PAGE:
Once the data reaches the base location, it’s populated into software that presents the data to an optimizer in a usable format. That format and the actual data presented is as important as simply having access to the data!
Numerous suppliers offer plunger lift SCADA systems, including:
- SCADAdvantage by ABB
- Production Manager by Vinson Process Controls
- Cygnet by Weatherford
- SCADAVISOR by Fielding Systems (Quorum Systems)
- ClearSCADA and Wonderware by Schneider Electric
- Plunger Lift Manager by PCSFerguson
- SCADALynx by eLynx Technologies
These suppliers display data on screens in a variety of formats. The data may be presented as text, graphs or even pictures of well site devices. The data presented should be intuitive to understand and readily promote good well optimization decisions.
Some SCADA systems offer great flexibility, allowing data to be collected and presented in a seemingly infinite number of variations. Internal IT experts may be required to limit the data displayed, and format it a manner most valuable to well optimizers. Regardless of the SCADA system selected, operators typically need access to the following in order to make good decisions effecting well performance:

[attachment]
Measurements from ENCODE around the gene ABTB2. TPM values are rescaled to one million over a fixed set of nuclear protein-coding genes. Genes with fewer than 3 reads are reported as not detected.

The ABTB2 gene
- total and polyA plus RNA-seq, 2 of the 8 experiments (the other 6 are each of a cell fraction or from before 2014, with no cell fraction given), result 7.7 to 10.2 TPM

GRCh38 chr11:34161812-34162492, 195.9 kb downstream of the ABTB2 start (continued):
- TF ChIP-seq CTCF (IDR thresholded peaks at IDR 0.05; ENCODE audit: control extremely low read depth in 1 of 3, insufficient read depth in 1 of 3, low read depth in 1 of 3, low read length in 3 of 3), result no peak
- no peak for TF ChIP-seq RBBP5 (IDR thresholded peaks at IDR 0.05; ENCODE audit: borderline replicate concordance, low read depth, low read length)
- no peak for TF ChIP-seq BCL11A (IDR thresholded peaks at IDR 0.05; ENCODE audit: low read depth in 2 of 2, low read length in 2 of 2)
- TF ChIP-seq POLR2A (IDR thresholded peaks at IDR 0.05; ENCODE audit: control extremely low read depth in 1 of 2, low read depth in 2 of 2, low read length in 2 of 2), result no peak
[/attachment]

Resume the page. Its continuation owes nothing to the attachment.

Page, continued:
- Well summary screen
- Daily production plotted from IP to current with a decline curve
- Key plunger data for each well (ie Plunger status)
- Trend data – flow rate and pressures over time (see below)
- Cycle history – open and close conditions on every cycle (see below)
- Controller set-up and settings adjustments
- Well notes linked to trend graph
- Preventative maintenance schedule
- Plunger cycle diagnostics
Trend data is a plot of plunger lift pressures and flow rates over time. By carefully observing variations to a normal plunger cycle, optimizers adjust settings to maximize production and resolve problems before production is lost!
Recording plunger cycle data on every plunger run is often overlooked, yet valuable in optimizing and troubleshooting wells. The chart below shows one effective format for displaying critical plunger cycle history data.
In conclusion, SCADA offers significant and profitable benefits to operators with plunger lifted wells. With SCADA, a skilled operator may optimize many wells a day without the lengthy delay incurred by driving to each site each day. SCADA provides real time, detailed knowledge of well conditions in an actionable format, promoting good decisions by the optimizer. And, SCADA enables real time troubleshooting and corrective action of identified problems before production is lost.
If you operate plunger lifted wells – YES, you need SCADA!
If your team could benefit from a deeper understanding of plunger lift, contact Shale Tec LLC (www.ShaleTec.com) to schedule a 2-Day Plunger Lift Training Course, 1-Day Workshop – or come join us at one of these open registration courses!
- Houston, Texas August 30, 31
- Hobbs, New Mexico September 19, 20
- Farmington, New Mexico September 22, 23
And, consider joining the Linkedin Group “Plunger Lifted Gas Wells”!
The above article was written by David Cosby P.E. of Shale Tec LLC
Copyrighted August 2016